Home Pension Issues Lawyers seek dismissal of conflict charges

Lawyers seek dismissal of conflict charges


Lawyers for six past and present members of the San Diego pension board charged with violating conflict-of-interest laws counterattacked yesterday, arguing in court papers that the charges were legally insufficient and should be dismissed.

In a trio of motions, the lawyers said the case mounted by District Attorney Bonnie Dumanis is flawed on a number of grounds. Those grounds, the attorneys said, include:

 The City Charter, which requires city employees to sit on the retirement board, legally protects those employees from conflict-of-interest charges.

 Pension benefits are considered to be salary, and the conflict-of-interest law the defendants are charged under specifically exempts public officials from violating the law when casting votes on contracts involving salaries.

 The defendants did not have an illegal financial interest in the controversial agreement at the heart of the pension fund debacle – a 2002 city proposal known as “MP2” that allowed the city to continue to underfund the pension system. Lawyers argued that MP2 dealt only with “employer contributions” and did not enhance benefits for city employees.

Prosecutors, who said they have yet to review the legal papers filed yesterday, declined to comment. They will file responses in two weeks, in preparation for a hearing Aug. 29 before Superior Court Judge Frederic Link in the high-profile case.

On May 17, Dumanis filed charges against six former and current members of the San Diego City Employees Retirement System. They are Ronald Saathoff, president of San Diego City Firefighters Local 145; John Torres, vice president of the city’s largest labor union, the Municipal Employees Association; and city employees Cathy Lexin, former director of human resources; Mary Vattimo, former treasurer; Terri Webster, former acting auditor; and Charon Wilkinson, management analyst.

Lexin was charged with two counts of violating the state conflict-of-interest law; the five others face three counts each.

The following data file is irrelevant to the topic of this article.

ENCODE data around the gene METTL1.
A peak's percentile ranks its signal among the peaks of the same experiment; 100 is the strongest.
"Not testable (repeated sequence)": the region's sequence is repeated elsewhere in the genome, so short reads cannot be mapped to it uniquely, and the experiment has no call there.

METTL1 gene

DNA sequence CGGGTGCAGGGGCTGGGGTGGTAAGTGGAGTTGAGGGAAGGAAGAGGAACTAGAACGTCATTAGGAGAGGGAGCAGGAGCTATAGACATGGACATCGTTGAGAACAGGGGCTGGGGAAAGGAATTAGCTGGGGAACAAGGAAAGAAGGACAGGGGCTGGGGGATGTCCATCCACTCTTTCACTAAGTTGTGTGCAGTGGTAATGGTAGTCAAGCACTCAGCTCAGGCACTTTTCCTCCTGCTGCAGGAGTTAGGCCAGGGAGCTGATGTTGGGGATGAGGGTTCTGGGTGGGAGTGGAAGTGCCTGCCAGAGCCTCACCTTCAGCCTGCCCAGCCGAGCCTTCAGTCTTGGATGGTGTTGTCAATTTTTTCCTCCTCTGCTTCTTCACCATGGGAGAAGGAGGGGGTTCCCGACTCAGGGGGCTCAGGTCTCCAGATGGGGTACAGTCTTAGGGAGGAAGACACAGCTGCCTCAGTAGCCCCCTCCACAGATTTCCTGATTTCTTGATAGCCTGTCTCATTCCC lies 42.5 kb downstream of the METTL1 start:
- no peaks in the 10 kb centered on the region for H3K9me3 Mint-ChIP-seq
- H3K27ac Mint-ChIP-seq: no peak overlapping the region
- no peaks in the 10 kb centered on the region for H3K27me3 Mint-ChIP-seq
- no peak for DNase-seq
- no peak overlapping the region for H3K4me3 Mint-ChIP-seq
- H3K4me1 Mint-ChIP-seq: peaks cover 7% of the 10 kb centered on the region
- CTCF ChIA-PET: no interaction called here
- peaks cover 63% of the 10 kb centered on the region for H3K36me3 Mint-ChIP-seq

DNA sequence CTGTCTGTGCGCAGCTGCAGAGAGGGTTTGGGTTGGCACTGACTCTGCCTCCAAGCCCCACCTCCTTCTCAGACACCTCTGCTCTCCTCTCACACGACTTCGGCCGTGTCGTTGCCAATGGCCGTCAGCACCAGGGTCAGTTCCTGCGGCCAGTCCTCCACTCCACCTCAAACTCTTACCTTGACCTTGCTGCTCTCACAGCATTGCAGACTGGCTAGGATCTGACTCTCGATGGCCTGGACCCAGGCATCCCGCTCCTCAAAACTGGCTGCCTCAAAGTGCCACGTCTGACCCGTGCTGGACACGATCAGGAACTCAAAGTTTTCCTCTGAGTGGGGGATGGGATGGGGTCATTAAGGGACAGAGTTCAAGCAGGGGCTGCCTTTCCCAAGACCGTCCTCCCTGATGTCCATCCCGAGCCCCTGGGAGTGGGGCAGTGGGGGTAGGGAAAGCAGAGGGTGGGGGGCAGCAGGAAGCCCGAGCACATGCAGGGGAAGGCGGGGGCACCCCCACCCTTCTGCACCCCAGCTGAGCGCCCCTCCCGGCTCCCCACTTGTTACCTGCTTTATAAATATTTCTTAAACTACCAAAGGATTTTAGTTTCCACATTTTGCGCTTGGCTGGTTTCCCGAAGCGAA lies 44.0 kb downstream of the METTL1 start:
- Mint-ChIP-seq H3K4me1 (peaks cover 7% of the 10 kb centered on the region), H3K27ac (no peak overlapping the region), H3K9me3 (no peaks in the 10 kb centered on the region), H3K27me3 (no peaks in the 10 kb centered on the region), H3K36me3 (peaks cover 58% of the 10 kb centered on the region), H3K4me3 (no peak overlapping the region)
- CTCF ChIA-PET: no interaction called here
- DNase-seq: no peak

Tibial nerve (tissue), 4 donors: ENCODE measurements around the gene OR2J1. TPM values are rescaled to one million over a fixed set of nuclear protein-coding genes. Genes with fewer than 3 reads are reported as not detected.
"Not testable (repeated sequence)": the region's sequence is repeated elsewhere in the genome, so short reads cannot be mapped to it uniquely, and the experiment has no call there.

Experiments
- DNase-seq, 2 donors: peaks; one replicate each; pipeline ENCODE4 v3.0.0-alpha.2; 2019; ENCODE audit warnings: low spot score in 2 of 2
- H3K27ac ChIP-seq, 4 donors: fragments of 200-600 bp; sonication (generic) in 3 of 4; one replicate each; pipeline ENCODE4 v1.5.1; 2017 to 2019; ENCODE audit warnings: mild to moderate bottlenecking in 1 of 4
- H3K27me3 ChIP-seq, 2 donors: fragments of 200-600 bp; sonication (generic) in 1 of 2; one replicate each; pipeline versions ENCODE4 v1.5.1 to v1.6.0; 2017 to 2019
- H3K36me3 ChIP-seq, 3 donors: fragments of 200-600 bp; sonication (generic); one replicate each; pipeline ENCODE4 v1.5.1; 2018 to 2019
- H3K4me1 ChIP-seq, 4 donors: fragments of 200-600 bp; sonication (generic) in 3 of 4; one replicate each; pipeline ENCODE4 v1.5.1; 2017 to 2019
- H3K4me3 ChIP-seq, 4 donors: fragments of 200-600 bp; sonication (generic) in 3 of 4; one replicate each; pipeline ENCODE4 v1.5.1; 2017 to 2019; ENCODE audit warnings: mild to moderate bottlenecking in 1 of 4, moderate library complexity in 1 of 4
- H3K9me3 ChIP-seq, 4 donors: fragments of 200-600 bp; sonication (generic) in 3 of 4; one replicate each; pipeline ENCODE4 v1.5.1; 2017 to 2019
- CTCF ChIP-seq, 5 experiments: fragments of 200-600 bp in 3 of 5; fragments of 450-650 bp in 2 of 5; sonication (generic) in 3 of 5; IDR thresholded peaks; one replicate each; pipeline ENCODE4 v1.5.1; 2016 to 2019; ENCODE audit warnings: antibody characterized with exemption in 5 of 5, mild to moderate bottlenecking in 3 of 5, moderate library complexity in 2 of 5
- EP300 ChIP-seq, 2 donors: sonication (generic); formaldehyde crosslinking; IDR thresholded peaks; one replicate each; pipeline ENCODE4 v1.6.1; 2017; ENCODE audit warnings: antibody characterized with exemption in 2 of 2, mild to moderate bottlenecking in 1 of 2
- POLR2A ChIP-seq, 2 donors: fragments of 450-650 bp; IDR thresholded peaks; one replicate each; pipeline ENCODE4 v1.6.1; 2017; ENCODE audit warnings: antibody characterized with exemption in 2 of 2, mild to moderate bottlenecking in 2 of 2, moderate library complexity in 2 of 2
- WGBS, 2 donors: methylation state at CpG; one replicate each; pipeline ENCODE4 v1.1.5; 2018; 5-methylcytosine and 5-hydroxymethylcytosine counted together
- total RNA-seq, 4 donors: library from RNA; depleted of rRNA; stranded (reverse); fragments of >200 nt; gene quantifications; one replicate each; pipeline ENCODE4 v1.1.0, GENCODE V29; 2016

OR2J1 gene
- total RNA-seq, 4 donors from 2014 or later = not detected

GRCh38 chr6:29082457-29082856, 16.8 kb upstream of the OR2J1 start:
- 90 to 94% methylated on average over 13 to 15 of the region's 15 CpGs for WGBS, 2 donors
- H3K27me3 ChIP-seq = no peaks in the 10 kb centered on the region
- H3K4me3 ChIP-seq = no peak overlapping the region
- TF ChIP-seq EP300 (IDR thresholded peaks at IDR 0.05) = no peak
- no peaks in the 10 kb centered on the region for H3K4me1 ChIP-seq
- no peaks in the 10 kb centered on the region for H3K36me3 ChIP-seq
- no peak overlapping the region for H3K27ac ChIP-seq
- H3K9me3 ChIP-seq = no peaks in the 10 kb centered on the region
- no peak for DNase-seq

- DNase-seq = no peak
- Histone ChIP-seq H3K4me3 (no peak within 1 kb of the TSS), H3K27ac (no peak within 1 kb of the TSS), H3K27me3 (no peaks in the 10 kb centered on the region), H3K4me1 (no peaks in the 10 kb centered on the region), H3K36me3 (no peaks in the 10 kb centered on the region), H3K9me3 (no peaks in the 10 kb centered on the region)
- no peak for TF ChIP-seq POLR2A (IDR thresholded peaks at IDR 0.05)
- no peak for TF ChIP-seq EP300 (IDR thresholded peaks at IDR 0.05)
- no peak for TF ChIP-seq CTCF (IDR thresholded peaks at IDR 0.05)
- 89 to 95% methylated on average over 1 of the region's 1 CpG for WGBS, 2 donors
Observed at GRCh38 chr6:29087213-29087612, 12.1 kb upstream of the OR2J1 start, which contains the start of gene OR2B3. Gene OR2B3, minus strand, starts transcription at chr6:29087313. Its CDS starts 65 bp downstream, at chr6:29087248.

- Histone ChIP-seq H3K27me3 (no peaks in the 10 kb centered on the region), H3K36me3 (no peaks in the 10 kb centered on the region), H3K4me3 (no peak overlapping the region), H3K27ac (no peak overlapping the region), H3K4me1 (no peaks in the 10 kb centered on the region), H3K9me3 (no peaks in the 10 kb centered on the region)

The charges allege they broke the law by casting votes in 2002 on a city proposal to continue underfunding the pension system – whose funding level had precipitously dropped as a result of stock market losses and other factors – in exchange for boosting employee benefits.

The deal, the prosecution alleges, ended up enhancing the retirement packages of the defendants. The conflict-of-interest law bans public officials from making contracts in which they have a financial interest.

However, Frank Vecchione, the lawyer for Webster, attacked that central theme of the case in a motion that seeks to dismiss the charges against all defendants.

Vecchione wrote that MP2 was a contract between the city and SDCERS that dealt with the rate at which the city would make its contributions to the retirement fund. It did not discuss any “employee benefits,” so MP2 was not a contract under which any defendant had a financial interest, the attorney argued.

While the City Council in December 2002 passed an ordinance increasing pension benefits for all city employees, that was a contract between the council and the unions, Vecchione argued. The pension board was not part of that agreement or the council votes.

Prosecutors have contended there is evidence showing the vote by the San Diego City Employees Retirement System on MP2 was linked to the package of benefit increases.

Vecchione also argued that pension benefits are considered salary under the law and therefore outside the reach of the conflict-of-interest law. He cited court cases, an opinion by the state Fair Political Practices Commission and an August 2003 legal memo from then-City Attorney Casey Gwinn to the council concluding that votes on pension benefits presented no conflict.

Two other motions in the case challenge how charges are drafted and contend they are legally insufficient. One motion from Jane Hahn, the attorney for Vattimo, contends her client can’t be charged because the City Charter requires city employees to sit on the pension board and Vattimo was “simply fulfilling a job requirement established by the charter.”

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